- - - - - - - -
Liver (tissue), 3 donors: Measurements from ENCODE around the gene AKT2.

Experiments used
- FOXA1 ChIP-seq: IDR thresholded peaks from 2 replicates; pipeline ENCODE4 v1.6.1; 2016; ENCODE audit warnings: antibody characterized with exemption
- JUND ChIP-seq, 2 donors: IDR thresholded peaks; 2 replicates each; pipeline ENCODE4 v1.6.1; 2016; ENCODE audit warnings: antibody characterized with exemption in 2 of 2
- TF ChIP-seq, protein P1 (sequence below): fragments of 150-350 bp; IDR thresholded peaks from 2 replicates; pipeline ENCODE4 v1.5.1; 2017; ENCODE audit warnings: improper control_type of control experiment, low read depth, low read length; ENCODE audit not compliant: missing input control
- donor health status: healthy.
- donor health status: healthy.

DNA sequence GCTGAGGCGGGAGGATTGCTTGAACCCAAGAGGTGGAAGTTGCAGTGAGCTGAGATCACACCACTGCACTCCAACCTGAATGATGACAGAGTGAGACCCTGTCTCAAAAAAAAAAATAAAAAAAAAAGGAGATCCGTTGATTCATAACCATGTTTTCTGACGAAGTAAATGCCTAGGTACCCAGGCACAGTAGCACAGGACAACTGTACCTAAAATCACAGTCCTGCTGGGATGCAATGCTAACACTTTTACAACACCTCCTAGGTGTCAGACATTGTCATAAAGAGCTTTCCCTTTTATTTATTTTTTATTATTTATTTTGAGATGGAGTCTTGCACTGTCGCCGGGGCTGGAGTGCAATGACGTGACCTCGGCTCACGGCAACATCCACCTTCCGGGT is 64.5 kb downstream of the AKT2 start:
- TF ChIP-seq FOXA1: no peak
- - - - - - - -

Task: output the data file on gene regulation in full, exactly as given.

Liver (tissue), 3 donors: Measurements from ENCODE around the gene AKT2.

Experiments used
- FOXA1 ChIP-seq: IDR thresholded peaks from 2 replicates; pipeline ENCODE4 v1.6.1; 2016; ENCODE audit warnings: antibody characterized with exemption
- JUND ChIP-seq, 2 donors: IDR thresholded peaks; 2 replicates each; pipeline ENCODE4 v1.6.1; 2016; ENCODE audit warnings: antibody characterized with exemption in 2 of 2
- TF ChIP-seq, protein P1 (sequence below): fragments of 150-350 bp; IDR thresholded peaks from 2 replicates; pipeline ENCODE4 v1.5.1; 2017; ENCODE audit warnings: improper control_type of control experiment, low read depth, low read length; ENCODE audit not compliant: missing input control
- donor health status: healthy.
- donor health status: healthy.

DNA sequence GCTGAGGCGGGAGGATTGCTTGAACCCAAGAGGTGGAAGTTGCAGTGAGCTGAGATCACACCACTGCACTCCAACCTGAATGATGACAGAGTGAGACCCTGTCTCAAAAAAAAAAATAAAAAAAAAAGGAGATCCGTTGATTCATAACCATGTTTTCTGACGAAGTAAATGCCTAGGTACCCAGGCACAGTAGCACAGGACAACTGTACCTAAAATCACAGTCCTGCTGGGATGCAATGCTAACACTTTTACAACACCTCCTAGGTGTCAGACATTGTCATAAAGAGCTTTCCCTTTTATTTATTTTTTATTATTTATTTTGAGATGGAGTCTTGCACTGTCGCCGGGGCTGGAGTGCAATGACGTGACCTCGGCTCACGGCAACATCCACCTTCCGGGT is 64.5 kb downstream of the AKT2 start:
- TF ChIP-seq FOXA1: no peak